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Thursday, January 12, 2017

Vignette #10: Steve Barrett (Samuel Smith's)

Brewer vignettes feature quotes from brewers I picked up in my travels around the world.

“It’s a very flocculent yeast and it has a natural tendency to float to the surface of the beer. That can be a mixed blessing during the fermentation, because the yeast is so flocculent it does want to do that at a fairly early stage in fermentation. So the approach taken to encourage it to ferment right to the end is to carry out rousing. The rousing effectively means that we pump from the bottom of the tank up and around this circular [inaudible]--a fishtail/fan arrangement that screws onto the pipe and that throws out a fan of recirculated beer into the top--and that pushes the yeast back down and it keeps the whole thing in a dynamic state.”

“It’s quite unusual to do that during fermentation. You wouldn’t expect to be throwing your yeast through the air. Now this whole thing produces CO2 during fermentation, so for the most part there is protection by natural CO2.  It’s absolutely relevant to the beers we’re producing that whatever’s happening to the yeast in the process is having an impact on the flavors we’re getting. Typically, a very robust, complex, full-flavored beers.”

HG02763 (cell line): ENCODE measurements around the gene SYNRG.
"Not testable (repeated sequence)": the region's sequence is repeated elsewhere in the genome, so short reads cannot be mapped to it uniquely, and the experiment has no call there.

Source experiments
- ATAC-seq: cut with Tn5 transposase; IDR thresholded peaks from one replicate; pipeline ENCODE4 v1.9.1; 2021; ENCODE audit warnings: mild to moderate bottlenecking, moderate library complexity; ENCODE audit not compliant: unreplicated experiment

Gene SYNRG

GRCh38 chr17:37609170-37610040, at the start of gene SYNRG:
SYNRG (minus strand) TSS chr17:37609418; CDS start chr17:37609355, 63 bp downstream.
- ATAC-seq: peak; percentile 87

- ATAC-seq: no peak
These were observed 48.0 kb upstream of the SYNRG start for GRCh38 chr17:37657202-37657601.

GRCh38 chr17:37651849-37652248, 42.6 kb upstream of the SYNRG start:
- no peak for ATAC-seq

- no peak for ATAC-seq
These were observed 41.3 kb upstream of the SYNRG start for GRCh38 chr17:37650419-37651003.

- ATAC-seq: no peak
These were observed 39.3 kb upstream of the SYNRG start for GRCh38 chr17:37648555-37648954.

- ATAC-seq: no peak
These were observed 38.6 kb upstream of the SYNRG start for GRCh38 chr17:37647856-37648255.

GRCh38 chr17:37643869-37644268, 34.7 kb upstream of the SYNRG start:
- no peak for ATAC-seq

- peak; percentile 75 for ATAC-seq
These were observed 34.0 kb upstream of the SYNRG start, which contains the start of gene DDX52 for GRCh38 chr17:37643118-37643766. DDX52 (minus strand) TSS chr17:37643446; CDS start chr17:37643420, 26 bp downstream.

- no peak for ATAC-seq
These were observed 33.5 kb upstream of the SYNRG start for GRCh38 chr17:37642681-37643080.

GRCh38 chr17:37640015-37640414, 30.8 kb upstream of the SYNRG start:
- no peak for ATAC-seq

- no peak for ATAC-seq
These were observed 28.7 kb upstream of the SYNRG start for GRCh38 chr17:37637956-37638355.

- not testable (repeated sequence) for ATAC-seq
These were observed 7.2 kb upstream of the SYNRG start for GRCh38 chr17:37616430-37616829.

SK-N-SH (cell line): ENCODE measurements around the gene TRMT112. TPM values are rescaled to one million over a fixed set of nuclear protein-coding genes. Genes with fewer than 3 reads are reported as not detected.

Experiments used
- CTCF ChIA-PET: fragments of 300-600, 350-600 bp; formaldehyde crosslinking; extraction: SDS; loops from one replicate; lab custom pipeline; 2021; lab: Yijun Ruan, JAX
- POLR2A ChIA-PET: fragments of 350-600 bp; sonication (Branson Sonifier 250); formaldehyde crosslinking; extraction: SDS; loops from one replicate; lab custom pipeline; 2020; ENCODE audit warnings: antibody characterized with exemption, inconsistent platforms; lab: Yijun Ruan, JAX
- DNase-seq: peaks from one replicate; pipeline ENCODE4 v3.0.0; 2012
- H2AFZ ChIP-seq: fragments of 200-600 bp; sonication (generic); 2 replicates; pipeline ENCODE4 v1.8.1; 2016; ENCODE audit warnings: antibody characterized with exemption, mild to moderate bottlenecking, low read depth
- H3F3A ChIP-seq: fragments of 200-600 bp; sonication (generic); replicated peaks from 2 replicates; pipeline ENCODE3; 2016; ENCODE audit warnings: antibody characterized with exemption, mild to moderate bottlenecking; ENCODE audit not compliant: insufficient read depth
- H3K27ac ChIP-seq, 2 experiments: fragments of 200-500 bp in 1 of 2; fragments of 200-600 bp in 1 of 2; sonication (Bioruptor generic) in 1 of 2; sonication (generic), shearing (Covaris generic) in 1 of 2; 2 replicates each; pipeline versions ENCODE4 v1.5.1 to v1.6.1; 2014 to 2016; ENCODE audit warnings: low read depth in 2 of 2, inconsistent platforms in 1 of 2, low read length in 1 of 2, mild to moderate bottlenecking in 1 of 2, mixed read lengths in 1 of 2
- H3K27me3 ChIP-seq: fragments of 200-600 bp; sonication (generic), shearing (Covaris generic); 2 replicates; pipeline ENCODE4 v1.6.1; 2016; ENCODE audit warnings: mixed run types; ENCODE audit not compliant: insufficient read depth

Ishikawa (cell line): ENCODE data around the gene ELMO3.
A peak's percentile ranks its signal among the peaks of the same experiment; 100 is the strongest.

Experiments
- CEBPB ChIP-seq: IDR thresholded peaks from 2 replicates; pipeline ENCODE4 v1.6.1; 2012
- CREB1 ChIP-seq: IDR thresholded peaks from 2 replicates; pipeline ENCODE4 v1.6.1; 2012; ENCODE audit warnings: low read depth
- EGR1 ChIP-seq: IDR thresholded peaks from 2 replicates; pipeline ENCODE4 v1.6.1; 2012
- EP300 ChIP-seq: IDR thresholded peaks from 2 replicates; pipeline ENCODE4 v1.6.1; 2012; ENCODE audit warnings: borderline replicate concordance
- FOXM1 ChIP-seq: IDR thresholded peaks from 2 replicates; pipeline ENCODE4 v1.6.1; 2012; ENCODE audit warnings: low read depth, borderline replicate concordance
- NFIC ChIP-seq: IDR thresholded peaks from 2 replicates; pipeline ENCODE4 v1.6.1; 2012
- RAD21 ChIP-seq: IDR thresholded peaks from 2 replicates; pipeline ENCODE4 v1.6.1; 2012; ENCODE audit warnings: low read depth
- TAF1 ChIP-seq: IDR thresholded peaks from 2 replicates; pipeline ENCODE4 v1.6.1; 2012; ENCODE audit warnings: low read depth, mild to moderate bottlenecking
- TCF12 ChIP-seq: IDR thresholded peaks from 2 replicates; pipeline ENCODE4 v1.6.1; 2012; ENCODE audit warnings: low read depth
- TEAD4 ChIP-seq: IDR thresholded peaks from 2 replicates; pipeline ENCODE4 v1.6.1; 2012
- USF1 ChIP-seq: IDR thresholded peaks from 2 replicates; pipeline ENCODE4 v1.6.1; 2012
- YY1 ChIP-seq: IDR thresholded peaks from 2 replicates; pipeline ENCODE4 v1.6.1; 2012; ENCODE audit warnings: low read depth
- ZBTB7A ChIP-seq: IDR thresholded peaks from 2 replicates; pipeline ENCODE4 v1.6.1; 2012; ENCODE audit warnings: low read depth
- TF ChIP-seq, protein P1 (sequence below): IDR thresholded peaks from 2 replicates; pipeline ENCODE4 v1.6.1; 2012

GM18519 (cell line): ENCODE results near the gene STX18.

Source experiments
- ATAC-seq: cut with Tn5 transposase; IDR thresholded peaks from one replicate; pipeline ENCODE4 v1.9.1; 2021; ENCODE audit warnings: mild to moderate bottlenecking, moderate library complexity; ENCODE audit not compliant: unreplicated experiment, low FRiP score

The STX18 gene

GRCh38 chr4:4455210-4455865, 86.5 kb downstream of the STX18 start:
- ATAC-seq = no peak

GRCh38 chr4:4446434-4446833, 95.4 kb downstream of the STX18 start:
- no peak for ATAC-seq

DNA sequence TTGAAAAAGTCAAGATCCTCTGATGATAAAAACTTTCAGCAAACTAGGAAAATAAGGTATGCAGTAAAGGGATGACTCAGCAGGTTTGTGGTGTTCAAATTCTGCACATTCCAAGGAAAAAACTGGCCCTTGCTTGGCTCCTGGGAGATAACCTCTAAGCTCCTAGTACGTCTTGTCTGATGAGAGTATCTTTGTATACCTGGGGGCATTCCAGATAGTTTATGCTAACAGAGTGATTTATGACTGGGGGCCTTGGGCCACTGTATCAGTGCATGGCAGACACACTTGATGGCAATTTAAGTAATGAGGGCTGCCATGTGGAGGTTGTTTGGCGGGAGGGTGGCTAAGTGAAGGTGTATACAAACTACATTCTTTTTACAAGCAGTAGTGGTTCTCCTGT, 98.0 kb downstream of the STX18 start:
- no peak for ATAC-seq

“It’s tradition. The brewery’s been here since 1758 at least and it’s still owned by the Smith family and they’re really, really heavily keen on maintaining traditions in everything. Traditional hand-crafted beer, and deliveries, the cooper making wooden barrels.  It’s very much about history and tradition, really.”

Steve Barrett retired shortly after I visited and was replaced by Colin Carbert in 2012.

1 comment:

  1. After reading this and the great post you made about Samuel Smith in 2011, I can now drink the Samuel Smith Stout I have in the fridge with the proper context. Thanks!